Scala for Sling @ Jazzon 09

26 06 2009

Yesterday I gave a presentation at Jazoon 09 about using Scala for scripting RESTful web applications with Apache Sling.

In the session I showed how to take advantage of Scala to create RESTful web applications with Apache Sling. I demonstrated how to uses its DSL capability and support for XML literals to create type safe web site templates. In contrast to conventional web site template mechanisms (e.g. JSP), this does not rely on a pre-processor but rather uses pure Scala code.

There are Session slides and support material available here. The support material contains a fully workable demo application. A Scala scripting bundle for Sling is also included.

Puzzle: implement this (solution)

24 06 2009

Well, I wasn’t aware of Ticket #1737 when I was trying to find a solution to the problem from my previous post. Thanks to Jorge Ortiz for pointing this out. However, I reviewed my approach to solving this and didn’t find sever limitations. Maybe someone else does…

When I initially stumbled on this, I remembered that existential types where introduced into Scala for coping with Java’s raw types. But there is an additional twist here, we need to tell the compiler that our MyIterator implementation actually ‘is an instance of a raw type’. So combining existential types with self types led me to the following solution:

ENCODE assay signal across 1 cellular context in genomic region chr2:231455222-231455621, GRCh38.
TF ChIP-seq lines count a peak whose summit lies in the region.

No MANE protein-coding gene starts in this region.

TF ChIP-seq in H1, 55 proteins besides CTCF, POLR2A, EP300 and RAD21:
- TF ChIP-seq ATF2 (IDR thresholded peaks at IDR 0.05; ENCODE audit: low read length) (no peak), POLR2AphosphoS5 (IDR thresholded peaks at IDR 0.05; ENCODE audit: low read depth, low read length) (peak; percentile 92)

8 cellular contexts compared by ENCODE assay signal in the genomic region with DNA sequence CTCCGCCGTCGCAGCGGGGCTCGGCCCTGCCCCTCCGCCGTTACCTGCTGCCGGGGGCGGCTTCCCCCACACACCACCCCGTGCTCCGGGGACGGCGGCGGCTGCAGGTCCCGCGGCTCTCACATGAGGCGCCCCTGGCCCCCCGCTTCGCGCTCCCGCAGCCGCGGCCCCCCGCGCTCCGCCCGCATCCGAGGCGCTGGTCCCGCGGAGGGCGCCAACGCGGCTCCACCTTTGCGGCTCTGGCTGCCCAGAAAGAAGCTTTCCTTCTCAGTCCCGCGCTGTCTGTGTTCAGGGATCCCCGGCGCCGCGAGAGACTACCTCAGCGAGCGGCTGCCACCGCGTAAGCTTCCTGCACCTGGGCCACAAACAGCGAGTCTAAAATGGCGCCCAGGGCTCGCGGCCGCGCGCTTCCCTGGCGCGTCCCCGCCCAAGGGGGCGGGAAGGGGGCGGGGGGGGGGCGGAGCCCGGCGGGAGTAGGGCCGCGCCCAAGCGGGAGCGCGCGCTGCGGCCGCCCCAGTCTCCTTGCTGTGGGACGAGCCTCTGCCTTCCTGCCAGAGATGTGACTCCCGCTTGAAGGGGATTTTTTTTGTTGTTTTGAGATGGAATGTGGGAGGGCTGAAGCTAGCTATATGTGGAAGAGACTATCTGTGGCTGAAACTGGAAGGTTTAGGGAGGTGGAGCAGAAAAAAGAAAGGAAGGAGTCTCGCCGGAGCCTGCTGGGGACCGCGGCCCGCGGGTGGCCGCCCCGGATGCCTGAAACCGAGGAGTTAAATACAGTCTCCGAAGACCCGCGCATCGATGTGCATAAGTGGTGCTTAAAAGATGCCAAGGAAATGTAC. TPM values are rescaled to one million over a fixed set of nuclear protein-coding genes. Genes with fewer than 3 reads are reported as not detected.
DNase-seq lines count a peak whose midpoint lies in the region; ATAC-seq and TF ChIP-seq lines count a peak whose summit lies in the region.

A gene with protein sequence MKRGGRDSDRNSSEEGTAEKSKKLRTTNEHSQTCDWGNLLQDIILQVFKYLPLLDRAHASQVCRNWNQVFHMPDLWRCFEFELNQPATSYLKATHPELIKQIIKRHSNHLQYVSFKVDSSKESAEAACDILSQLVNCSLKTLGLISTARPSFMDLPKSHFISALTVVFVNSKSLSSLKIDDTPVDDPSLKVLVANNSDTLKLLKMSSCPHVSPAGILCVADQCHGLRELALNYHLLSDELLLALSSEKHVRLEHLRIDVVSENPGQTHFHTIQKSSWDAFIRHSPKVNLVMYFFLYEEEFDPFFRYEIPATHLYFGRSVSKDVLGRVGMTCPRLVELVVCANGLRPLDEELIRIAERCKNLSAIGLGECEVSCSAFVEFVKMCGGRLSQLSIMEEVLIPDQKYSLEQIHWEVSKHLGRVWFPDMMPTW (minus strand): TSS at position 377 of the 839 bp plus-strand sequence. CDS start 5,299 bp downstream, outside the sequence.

class MyIterator extends Iterator2 {
  this: java.util.Iterator[_] =>
  def hasNext = true
  def remove = throw new Error  
  def next = "infinity"   

We can now safely use instances of MyIterator.

  def test1(it: MyIterator) = {
  def test2(it: java.util.Iterator[_]) = {
  val it = new MyIterator
  val v: String =

The approach using existential types in combination with self types makes sure that values returned from the next method always are typed correctly.

Puzzle: implement this

19 06 2009

This is something I stumbled on recently when trying to implement javax.jcr.NodeIterator in Scala.

Assume you are using a library which exports an Iterator2 interface:

public interface Iterator2 extends java.util.Iterator {}

Note that Iterator is a raw type and Iterator2 does not take any type parameters. So how would you implement Iterator2 in Scala?

Here is a start:

class MyIterator extends Iterator2 {
  def hasNext = false
  def remove = throw new Error
  def next: Nothing = throw new Error

But if the next method should return an actual value, what would be it’s return type? It turn’s out that any other type than Nothing results in a compiler error:

error overriding method next in trait Iterator of type ()E;
method next has incompatible type ()Any

So how would you implement Iterator2?